There were a few questions about rule 69 on the weekend, so here is the rule and below that an Authoritative interpretation in World Sailing Case 138.

69.1 Obligation not to Commit Misconduct; Resolution
(a) A competitor, boat owner or support person shall not commit an act of misconduct.
(b) Misconduct is:
(1) conduct that is a breach of good manners, a breach of good sportsmanship, or unethical behaviour; or
(2) conduct that may bring, or has brought, the sport into disrepute.

The definition of misconduct is pretty broad – it covers a wide scale and is no longer restricted to “Gross Misconduct” as the rule used to be.

This means that the range of penalties for committing misconduct are quite broad, from a warning to Do not Exclude scores in multiple races and with an ability to refer a matter for further action.

To provide more detail on what actions would be considered misconduct, World Sailing has published an authoritative case on misconduct.

CASE 138

Rule 2, Fair Sailing
Rule 69, Misconduct

Generally, an action by a competitor that directly affects the fairness of the competition or failing to take an appropriate penalty when the competitor is aware of breaking a rule, should be considered under rule 2. Any action, including a serious breach of rule 2 or any other rule, that the committee considers may be an act of misconduct should be considered under rule 69.

Question 1 When there has been an action by a person that might be considered to be bad sportsmanship or misconduct, what actions might constitute misconduct?

Answer 1 Rule 69 covers all acts of misconduct, and may range from a very minor misdemeanour to a very significant act of bad sportsmanship or bringing the sport into disrepute. The following actions should be considered as examples of acts of misconduct, but they are not exclusive examples and this is not a definitive list:

1. Engaging in any unlawful activity (for example, theft, assault, criminal damage)
2. Engaging in any activity which may bring the sport into disrepute
3. Bullying, discriminatory behaviour and intimidation
4. Physical or threatened violence
5. Acting recklessly or in manner that does, or is likely to, cause damage or injury
6. Disobeying the reasonable instructions of event officials
7. Intentionally breaking a rule or inciting others to break a rule
8. Interference with another competitor’s equipment
9. Repeated breaches of a rule
10. Failing to act to prevent your boat or team breaking a rule when you are aware of that breach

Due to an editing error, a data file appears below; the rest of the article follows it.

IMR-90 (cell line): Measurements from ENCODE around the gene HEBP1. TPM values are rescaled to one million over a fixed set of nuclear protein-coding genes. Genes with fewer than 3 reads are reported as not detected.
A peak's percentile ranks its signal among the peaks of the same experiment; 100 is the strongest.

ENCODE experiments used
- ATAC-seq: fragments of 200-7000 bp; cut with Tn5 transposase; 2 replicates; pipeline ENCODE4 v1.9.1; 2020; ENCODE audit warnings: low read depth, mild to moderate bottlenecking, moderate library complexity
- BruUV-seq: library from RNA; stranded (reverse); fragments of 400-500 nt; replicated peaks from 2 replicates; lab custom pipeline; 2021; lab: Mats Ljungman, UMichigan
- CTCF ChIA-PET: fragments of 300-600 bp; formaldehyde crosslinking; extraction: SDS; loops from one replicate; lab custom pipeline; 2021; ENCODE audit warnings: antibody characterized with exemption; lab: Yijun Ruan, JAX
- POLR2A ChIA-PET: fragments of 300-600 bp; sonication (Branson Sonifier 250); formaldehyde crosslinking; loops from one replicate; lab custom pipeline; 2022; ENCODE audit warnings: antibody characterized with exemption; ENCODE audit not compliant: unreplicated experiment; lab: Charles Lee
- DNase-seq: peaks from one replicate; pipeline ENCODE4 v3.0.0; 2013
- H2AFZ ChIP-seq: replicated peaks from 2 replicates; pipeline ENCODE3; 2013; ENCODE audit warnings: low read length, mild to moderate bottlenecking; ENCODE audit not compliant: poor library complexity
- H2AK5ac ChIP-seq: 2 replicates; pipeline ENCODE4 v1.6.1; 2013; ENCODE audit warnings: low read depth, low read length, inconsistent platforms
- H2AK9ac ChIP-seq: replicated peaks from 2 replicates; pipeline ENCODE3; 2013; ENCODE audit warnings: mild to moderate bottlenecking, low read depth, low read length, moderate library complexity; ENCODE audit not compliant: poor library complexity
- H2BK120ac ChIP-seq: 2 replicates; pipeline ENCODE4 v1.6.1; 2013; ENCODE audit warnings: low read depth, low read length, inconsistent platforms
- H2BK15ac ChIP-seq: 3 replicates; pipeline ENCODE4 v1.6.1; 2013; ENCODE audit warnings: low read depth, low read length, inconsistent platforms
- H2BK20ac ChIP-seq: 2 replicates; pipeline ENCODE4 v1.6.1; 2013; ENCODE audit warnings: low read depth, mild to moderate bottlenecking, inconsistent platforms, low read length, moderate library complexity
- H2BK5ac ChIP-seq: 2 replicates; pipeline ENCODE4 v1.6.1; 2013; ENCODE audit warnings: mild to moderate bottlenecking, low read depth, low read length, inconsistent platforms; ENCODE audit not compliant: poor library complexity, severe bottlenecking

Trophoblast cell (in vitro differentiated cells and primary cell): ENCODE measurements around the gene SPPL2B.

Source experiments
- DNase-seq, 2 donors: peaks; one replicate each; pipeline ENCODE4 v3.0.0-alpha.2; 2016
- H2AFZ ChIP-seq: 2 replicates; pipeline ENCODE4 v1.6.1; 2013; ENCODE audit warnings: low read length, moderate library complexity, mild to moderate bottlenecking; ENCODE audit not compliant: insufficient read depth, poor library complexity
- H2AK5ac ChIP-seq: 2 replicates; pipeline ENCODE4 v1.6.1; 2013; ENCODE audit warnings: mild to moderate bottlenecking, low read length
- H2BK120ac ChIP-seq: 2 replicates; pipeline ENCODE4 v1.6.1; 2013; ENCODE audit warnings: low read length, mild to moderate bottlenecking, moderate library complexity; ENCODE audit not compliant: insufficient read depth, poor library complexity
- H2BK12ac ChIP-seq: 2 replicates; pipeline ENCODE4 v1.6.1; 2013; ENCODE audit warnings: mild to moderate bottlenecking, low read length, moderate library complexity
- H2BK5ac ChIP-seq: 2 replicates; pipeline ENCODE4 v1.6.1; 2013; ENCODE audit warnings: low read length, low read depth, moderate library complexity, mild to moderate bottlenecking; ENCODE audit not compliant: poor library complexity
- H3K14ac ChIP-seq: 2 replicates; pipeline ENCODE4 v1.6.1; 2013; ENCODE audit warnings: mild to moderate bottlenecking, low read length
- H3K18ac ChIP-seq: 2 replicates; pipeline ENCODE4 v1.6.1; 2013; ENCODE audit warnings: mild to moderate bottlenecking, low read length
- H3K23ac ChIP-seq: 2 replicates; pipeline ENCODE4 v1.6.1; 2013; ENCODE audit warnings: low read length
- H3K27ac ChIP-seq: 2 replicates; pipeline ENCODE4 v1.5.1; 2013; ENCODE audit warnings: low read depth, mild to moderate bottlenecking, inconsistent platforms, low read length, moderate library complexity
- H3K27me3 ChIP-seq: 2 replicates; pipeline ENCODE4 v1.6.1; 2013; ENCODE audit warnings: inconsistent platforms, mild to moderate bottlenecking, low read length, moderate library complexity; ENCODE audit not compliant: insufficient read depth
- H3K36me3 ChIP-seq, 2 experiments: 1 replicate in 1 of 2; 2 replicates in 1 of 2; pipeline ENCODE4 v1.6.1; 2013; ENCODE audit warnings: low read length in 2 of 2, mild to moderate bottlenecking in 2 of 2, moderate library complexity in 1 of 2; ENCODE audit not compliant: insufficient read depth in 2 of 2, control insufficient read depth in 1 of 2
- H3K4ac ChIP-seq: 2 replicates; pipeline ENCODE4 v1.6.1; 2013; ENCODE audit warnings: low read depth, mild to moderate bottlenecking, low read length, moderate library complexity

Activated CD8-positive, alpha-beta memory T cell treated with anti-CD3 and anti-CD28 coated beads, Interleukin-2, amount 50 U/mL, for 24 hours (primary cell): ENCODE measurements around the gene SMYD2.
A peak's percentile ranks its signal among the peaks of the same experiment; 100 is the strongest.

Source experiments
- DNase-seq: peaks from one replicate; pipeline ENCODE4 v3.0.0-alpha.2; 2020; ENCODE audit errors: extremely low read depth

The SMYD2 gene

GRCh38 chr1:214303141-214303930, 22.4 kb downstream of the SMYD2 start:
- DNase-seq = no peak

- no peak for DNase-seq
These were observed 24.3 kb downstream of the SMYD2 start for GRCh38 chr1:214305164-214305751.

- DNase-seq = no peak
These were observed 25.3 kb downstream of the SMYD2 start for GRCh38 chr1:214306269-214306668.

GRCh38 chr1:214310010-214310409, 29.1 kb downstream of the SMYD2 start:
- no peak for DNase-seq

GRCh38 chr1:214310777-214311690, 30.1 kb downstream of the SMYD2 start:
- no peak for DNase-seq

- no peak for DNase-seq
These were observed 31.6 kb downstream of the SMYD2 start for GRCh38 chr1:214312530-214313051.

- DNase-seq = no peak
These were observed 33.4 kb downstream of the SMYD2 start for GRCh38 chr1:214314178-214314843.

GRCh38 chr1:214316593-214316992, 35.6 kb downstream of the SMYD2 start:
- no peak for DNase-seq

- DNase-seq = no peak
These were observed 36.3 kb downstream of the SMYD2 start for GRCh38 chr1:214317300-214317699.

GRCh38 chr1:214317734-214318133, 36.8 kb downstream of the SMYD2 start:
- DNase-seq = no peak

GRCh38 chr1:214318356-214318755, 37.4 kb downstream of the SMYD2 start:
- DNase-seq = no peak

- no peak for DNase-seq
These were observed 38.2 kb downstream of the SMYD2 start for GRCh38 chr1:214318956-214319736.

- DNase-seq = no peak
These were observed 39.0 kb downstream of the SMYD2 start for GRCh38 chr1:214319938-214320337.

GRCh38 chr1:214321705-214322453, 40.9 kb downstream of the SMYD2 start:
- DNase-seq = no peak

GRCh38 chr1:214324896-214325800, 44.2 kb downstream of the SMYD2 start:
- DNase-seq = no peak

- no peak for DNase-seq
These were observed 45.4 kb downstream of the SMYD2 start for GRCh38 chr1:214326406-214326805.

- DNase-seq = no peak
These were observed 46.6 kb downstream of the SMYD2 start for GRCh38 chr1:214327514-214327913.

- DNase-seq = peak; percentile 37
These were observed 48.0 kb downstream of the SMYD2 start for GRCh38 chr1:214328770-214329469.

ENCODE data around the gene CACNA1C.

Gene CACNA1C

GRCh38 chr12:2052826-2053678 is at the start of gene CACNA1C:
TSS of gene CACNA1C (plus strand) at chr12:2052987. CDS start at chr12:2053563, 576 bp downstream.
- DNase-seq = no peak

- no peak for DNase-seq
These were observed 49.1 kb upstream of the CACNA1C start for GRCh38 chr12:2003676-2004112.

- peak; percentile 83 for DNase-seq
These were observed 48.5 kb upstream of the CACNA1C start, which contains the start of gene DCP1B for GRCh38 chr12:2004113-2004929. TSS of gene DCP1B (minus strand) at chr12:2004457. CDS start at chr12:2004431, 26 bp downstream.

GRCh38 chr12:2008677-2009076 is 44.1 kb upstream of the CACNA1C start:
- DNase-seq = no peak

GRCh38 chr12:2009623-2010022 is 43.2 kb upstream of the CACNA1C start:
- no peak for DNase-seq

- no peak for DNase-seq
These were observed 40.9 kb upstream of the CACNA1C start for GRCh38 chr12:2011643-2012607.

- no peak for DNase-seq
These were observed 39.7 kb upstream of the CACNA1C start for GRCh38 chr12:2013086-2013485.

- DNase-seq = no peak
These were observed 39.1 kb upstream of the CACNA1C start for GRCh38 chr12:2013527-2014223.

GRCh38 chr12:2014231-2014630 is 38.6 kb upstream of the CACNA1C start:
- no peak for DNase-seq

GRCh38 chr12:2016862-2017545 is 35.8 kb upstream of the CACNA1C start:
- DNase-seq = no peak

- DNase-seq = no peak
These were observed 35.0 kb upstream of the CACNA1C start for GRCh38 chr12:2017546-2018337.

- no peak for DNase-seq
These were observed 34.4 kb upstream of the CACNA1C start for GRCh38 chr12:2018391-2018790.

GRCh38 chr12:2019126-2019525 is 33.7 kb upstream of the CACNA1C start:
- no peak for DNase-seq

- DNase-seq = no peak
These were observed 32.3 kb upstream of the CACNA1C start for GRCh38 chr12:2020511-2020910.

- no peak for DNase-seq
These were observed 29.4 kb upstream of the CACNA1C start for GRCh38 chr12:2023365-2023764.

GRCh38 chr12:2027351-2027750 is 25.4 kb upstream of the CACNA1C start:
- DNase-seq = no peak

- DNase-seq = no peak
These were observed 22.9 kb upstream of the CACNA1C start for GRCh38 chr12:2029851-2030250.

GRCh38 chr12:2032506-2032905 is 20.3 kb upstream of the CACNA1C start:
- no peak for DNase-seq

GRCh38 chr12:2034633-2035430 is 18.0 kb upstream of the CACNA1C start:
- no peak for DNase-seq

11. Not telling the truth or the whole truth in a hearing
12. Other forms of cheating such as falsifying personal, class or measurement documents, entering a boat known not to measure, missing out a mark to gain places, etc.
13. Foul or abusive language that causes or may cause offence
14. Making abusive or disrespectful comments concerning race officials or their decisions (including via electronic means such as social media)

Question 2 When should a protest committee proceed under rule 2 and when should it proceed under rule 69?

Answer 2 A boat may be protested for a breach of rule 2 and the protest committee is required to hear and decide the protest. To uphold a protest for an alleged breach of rule 2, the protest committee is required to clearly establish that a boat has not competed in compliance with recognized principles of sportsmanship and fair play. It follows that the action must directly involve the competition for a breach of rule 2 to be established.

A protest committee may protest a boat for a breach of rule 2, but it may decide that action under rule 69 is more appropriate, or in some circumstances action under both. Generally, an allegation of an action that directly affects the competition should be subject to protest under rule 2.

An action that is considered to be an act of misconduct and that does not directly affect the competition should be subject to action under rule 69.

A protest and the subsequent hearing under any rule, including rule 2, may reveal conduct that the protest committee considers to be an act of misconduct. In that case it may be appropriate for the protest committee to take separate action under rule 69.

Facts for Question 3 A boat is sailing upwind on port tack and attempts to cross ahead of a boat on starboard tack. The port-tack boat misjudges the cross and fails to keep clear. Question 3 Has the port-tack boat intentionally broken a rule?

Answer 3 No. A misjudgment such as this is common during a race and is not unfair sailing or an act of misconduct. In order for it to be unfair sailing or an act of misconduct, there must be evidence that the boat knew or should have known that she would not make the cross and attempted to do so anyway.

However, when the port-tack boat realizes that she has failed to keep clear, she has knowingly broken a rule and must take the appropriate penalty. Otherwise she has broken a recognized principle of sportsmanship (see the first Basic Principle, Sportsmanship and the Rules).